According to experts in the field, the then overly reliant on banks and energy sector, MSCI Europe index, is finally showing signs of improvements by showing a larger share of its composition made up of technology and healthcare. In light of this, investors worldwide have been wondering why the European stocks still trade as value companies rather than growth ones, but this is undoubtedly partly due to the regime of low-interest rates that pushed investors to prefer the stable source of corporate income coming from the US rather than the more cyclical and volatile one from UE. But as time passes by, new expectations are kicking in. Euronext, the French operator’s network of European trading platforms, is going to buy Borsa Italiana from the London Stock Exchange for €4.3B in cash. The deal was strongly desired by the LSE to alleviate the European Commission’s concerns about its control over the European bond market, and thus getting one step closer to the final acquisition of the data provider Refinitiv.
The FTSE 100 rose by 1.94% and reached 6,016.65 at the end of the week. These gains were mainly due to advances in the shares from sectors like the Aerospace & Defense, Mining, and Travel & Leisure. The positive increase in the British equity market signalled that, despite a national record of daily cases of COVID-19 that stood at over 17,000 cases, the sentiment of the market was rather determined by a favourable détente in the Brexit trade talks and a new job support plan proposed by the British finance minister Rishi Sunak. This latter consists of a further expansion of the Jobs Support Scheme and it is specifically aimed at shielding those workers who are more damaged concerning the business closures dictated by the health emergency.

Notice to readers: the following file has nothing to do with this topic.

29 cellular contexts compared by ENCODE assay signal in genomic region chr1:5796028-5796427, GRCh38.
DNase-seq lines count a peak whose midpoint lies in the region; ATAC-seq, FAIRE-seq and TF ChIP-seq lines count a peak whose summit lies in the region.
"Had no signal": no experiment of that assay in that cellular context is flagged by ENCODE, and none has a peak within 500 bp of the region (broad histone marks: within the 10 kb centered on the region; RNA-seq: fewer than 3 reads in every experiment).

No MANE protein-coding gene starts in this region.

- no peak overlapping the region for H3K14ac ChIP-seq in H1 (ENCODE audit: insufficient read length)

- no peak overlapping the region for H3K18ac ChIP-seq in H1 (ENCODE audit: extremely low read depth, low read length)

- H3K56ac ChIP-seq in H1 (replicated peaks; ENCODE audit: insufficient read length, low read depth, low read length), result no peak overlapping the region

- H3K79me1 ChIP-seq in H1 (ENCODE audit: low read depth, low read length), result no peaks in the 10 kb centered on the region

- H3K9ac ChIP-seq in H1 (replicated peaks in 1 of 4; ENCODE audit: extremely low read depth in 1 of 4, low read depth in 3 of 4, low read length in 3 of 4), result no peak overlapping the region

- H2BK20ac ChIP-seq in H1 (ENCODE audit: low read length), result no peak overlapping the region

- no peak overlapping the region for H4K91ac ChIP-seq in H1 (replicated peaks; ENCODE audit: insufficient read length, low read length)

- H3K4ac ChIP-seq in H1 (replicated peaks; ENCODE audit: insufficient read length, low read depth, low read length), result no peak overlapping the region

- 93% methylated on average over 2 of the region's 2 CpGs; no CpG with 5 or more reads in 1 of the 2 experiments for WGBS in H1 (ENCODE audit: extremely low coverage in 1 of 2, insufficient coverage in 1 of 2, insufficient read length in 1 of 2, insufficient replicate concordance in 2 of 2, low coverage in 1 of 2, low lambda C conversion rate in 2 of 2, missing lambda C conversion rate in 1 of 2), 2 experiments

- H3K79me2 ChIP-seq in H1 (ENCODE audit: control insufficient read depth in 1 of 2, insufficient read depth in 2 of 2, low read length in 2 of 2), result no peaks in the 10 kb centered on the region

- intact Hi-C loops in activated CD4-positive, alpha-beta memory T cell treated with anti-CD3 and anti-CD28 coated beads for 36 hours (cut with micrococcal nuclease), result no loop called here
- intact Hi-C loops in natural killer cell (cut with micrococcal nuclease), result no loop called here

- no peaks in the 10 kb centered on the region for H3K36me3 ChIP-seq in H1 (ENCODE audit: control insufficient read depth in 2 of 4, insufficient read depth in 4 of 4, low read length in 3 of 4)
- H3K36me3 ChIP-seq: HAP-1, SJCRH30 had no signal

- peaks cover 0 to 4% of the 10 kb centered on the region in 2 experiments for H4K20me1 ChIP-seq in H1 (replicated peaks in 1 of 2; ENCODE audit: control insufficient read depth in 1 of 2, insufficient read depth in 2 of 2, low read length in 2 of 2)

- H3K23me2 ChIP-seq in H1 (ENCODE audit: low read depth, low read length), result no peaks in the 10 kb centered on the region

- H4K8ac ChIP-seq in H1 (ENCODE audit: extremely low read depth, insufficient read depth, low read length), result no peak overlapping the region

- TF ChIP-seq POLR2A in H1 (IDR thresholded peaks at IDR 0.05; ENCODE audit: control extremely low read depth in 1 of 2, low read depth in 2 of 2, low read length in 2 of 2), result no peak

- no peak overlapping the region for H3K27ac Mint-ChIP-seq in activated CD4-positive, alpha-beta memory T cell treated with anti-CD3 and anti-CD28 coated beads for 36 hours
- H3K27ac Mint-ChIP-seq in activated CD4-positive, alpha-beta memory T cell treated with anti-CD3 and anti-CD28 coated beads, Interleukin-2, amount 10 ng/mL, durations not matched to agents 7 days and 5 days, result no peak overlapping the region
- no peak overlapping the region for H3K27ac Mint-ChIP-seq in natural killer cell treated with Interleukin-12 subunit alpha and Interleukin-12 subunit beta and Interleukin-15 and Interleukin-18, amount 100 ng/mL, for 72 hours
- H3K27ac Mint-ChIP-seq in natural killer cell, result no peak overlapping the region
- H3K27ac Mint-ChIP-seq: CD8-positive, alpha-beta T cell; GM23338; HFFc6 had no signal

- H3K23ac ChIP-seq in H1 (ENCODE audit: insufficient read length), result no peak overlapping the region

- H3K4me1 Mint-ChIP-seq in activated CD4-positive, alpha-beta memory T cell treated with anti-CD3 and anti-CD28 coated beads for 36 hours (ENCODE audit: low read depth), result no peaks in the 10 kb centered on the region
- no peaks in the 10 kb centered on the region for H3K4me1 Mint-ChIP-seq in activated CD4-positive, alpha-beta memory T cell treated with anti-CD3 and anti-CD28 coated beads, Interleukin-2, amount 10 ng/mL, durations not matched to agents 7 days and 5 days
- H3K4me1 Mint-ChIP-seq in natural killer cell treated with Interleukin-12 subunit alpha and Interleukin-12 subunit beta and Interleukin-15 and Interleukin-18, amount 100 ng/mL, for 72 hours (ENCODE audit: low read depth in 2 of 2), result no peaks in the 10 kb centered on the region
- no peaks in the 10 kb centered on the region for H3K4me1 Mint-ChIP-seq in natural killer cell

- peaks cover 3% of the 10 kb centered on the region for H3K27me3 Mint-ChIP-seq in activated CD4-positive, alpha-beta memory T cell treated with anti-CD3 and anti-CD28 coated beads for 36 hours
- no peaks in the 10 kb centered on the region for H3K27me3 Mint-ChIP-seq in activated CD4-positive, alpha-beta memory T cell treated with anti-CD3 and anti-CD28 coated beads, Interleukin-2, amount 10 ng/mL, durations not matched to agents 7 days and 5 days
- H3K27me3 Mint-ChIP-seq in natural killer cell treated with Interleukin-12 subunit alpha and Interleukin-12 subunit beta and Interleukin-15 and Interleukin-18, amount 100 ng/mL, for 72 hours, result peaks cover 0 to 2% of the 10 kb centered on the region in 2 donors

During the week, the European Commission hosted an online webinar, in which the Governor of Bank of England,
Andrew Bailey pointed out that the Q3 output was probably down by a 7% to 10% comparably to the pre-COVID19 levels, and the future outlook does seem to present much more risks to the downside due to the rising number of coronavirus infections in the U.K.
On the Forex, the GBP/USD was up 0.77% to 1.3033, while EUR/GBP went down by 0.18% to 0.9073.
Rest of the World
China’s stock markets rose Friday after being closed from October 1 to 8 for the national Golden Week holiday. The SSE Composite Index rose from 3,216.13 to 3.272,08, concluding a rally upwards of 1.74% while the large-cap CSI 300 Index went up by more than 200 bps. The renminbi experienced its biggest rally in 15 years by increasing as much as 1.45 percent on Friday to Rmb6.6930 per dollar. The experts concluded it is mainly due to a buoyant and strong foreign demand for Chinese assets and by the supposedly increased likelihood that, on the other side of the Pacific Ocean, there will be a new president of the U.S., Joe Biden, who would allow going back to the pre-trade-war period between the two superpowers, thus repairing and enhancing their commercial ties.
Japanese stocks surged over the week, recording their best weekly return in about two months. The Nikkei 225 advanced 2.5% and closed at 23,619.69 from a previous low of 23,035.85. The central bank Governor Haruhiko Kuroda stated, at the quarterly Bank of Japan (BoJ) branch managers meeting on Thursday, that Japan’s economy is starting to recover and that the fiscal and monetary measures insofar adopted have been effective in boosting up consumer demand and helping businesses get back on track, and he let investors infer that the BoJ will not need to provide further incentives to the Nippon economy which already began to show signs of decisive improvements in eight out of its nine main economic regions.
As the dollar continued to depreciate against the major worldwide currencies, investors started looking more closely at Gold, which concluded the week surpassing the 1,900 USD/oz threshold and finishing at 1,930.33 USD/oz.